With effective lead management system, your marketing team can easily determine the source of the leads, the best outreach methods that yield better conversions and contact channels that responded well.
As a result, a marketer will discover the best campaigns that promise to deliver quality leads. Once the leads are qualified and sales-ready, they are passed to the sales departments for final action – closing the sale.
Here are the generally accepted stages of the sales and marketing funnel:
- Stage1: Inquiry – Involves a general visitor or user whose interaction demonstrates a potential interest in product or service.
- Stage 2: Marketing Qualified Lead (MQL) – At this point, the lead’s interaction with the provided marketing material indicates sales potential.
- Stage 3: Sales Accepted Lead (SAL) – This an MQL that sales department has accepted as a potential lead.
- Sales Qualified Lead (SQL): Sales-ready lead.
- Closed Sale – The lead bought the service or product.
3. Lead processing
Lead processing rotates about lead scoring and qualification, key processes that help filter, organize and prioritize leads by their potential value. Leads behave differently. There are those that close immediately or and those that take time to mature into a sales opportunity.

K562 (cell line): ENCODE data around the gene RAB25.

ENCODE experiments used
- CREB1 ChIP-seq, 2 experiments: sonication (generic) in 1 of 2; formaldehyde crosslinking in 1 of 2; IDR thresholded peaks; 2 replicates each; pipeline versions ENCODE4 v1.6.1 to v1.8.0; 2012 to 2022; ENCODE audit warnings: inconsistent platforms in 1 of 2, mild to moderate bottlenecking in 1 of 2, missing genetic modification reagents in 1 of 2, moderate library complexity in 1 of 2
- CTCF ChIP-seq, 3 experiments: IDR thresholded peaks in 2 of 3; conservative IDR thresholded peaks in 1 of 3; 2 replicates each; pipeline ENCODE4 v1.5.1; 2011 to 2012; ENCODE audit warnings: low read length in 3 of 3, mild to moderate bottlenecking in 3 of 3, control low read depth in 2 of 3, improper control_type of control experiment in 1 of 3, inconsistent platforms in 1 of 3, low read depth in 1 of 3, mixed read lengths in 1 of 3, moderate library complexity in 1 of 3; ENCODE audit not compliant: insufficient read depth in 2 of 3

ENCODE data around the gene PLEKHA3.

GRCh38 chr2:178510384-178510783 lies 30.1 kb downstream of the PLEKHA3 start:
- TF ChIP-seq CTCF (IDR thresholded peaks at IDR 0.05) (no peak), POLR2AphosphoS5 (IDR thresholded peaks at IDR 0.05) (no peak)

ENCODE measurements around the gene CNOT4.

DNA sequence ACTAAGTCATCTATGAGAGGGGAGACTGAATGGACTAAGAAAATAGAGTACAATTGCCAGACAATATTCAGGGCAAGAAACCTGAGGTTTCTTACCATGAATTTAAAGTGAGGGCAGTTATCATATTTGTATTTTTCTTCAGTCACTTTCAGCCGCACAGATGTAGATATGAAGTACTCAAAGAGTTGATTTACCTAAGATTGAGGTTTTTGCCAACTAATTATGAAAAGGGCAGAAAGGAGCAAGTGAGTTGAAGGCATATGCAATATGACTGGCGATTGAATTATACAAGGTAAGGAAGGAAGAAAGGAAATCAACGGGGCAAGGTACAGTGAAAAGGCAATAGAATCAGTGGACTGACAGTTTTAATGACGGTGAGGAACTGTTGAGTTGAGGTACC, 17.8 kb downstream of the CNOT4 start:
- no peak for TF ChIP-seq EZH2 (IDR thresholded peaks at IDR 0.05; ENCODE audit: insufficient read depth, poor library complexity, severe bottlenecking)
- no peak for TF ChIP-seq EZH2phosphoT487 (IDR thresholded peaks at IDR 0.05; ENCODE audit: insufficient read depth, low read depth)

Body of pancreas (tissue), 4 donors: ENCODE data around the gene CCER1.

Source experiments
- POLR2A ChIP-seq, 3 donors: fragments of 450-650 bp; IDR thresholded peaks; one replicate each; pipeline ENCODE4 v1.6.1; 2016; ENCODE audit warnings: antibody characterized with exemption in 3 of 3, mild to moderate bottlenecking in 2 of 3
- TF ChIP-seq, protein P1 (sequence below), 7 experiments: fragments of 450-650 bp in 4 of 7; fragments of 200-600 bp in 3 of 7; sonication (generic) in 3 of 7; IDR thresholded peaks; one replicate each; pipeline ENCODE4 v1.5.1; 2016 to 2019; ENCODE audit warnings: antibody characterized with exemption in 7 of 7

According to Jim Obermayer’ Rule of 45, 45% of qualified leads will make a purchase within one year. While the statement might sound too generalized and not reflecting on the current business environment, it provides a vital benchmark that can help marketers put things into perspective. That way, you won’t expect your lead management system to deliver sales-ready leads overnight.
4. Lead nurturing and scoring
With lead nurturing, the marketing team builds relationships with potential clients who may not be ready to buy your product or service. In this case, the marketing department takes care of the leads along its pipeline. Using a supplementary technique, lead scoring, the marketer ranks the leads within the sales funnel. Lead scoring gives priority to high-ranking leads giving the team a better understanding of where the prospect stands on the sales cycle. When the lead makes a decision that qualifies it sales sales-ready, the marketing team passes the lead to the specialized Sales Development Reps (SDRs).
You need leads to remain in business. However, for you to grow your leads from the source until they close to a sell, you need to adopt an efficient lead management system. You need a system that helps you map out the whole customer journey, enables you to generate, track, qualify and score your leads along the sales funnel.
However, some businesses fail to allocate sufficient resource of lead qualification. As a result, the marketers will resort to ‘obscure’ methods that will cost your business best leads, give you bad publicity and most importantly lead to wastage of time resource.
About the Author: Nilam Oswal is a Software Analyst at SoftwareSuggest. When she’s not hard at work, she can be found wandering, reading and just generally having a good time in life. Follow Nilam on Twitter, Facebook or LinkedIn.